Flu vaccines can save lives, literally. Just that one prick per year can shield kids and parents alike from ending up sick and missing school or work — or even hospitalized — when the flu season rolls around soon, rendering so many ill. Still, any medical intervention, especially one that every member of the family should get, might call to mind fears of a potentially hefty price tag. That's especially true for Americans who may not have the safety net of a reliable health insurance plan to fall back on. So, how much is a flu shot without insurance? The good news is that affordable flu shots are about as ubiquitous as they are necessary.
It's generally accepted that October rings in flu season in the United States, and that it doesn't wrap up until the following May. And the illness is insanely contagious, leaving young kids susceptible to picking it up as they go about their day-to-day business. So, the American Academy of Pediatrics strongly recommends that anyone 6 months and older get vaccinated annually in an effort to keep cases to a minimum. The academy reported that thousands of children were hospitalized for flu-related reasons during the 2016-17 season, and that more 100 died. A tidbit to drive home the point that flu shots are vital: Eighty percent of the kids who died had not gotten their vaccinations.
But harping on the importance of a vaccine is pointless if people can't afford it. Luckily, you probably can. First, those who do have insurance coverage can get their yearly vaccines at no out-of-pocket cost in most situations thanks to the Affordable Care Act, which mandates that preventive care be completely covered. That's awesome news, and makes failing to get a flu shot by the end of October, as the Centers for Disease Control (CDC) suggests, pretty much inexcusable for much of the population.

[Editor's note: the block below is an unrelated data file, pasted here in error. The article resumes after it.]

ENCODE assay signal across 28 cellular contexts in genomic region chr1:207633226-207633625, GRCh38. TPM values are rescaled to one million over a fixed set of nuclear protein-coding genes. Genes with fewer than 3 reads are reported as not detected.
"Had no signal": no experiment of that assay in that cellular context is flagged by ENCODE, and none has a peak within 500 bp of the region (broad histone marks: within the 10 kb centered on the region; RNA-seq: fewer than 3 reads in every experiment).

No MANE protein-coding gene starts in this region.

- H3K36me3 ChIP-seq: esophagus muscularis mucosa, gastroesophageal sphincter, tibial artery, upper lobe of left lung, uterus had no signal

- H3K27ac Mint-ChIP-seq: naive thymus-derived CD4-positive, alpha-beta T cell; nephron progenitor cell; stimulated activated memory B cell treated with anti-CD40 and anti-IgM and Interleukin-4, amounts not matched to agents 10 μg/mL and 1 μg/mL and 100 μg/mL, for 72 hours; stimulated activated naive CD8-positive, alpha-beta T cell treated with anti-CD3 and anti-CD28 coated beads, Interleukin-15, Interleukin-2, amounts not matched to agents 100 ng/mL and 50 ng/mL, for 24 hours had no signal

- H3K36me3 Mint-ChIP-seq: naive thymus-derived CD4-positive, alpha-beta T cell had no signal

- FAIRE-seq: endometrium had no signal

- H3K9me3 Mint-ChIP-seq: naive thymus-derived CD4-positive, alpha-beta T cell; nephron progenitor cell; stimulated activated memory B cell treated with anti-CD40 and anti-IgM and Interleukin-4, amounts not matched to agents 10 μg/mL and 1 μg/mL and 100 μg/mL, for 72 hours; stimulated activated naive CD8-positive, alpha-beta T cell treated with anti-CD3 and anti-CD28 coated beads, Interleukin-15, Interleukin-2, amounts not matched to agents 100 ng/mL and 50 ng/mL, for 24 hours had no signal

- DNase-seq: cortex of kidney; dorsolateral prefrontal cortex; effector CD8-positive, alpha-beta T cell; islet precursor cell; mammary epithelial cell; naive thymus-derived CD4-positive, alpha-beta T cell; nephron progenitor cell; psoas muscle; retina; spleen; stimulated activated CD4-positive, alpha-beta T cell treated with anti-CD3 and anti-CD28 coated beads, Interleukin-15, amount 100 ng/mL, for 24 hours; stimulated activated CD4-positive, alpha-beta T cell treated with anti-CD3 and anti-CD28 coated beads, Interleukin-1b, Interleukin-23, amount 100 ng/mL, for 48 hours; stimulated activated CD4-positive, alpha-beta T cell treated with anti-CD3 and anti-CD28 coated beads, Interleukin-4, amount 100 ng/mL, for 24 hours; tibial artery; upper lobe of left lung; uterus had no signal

As for those who don't have health insurance? Never fear, because there are still lots of accessible options. Availability likely won't be an inhibitor, as, according to TIME, anyone who wants a flu shot can get one by visiting their doctor, heading to the local drug store, taking advantage of a nearby urgent care clinic, or simply incorporating it as part of a trip to a retailer such as Walgreens, CVS, Target, Walmart, and Kroger.
Prices can vary depending on where you go and what version of the vaccine you opt for. At Walgreens, for example, the Fluzone PFS vaccine, which is good for ages 3 and up, costs $39.99. The one that listed as appropriate for kids who are 4 years old and up, Fluvirin, sells for a little less at $31.99 per dose. The website 20somethingfinance.com reported that the cheapest place for the uninsured to secure a flu shot this year is Costco, where standard trivalent costs just $14.99. At Walmart, the same form of the vaccine reportedly goes for $27.88. According to the CDC, one dose of the vaccine Fluzone Quadrivalent — which is safe for babies as young as 6 months old — is worth about $17 per dose in the private sector.
There are a lot of options and prices out there when it comes to flu shots, so it's definitely smart for parents to do their research and even consult with their doctors when coming to any decisions. Doing so will leave you with a lot less worry and stress, and free up the whole family to focus on planning fun fall activities like jumping into piles of leaves and heading to the pumpkin patch.
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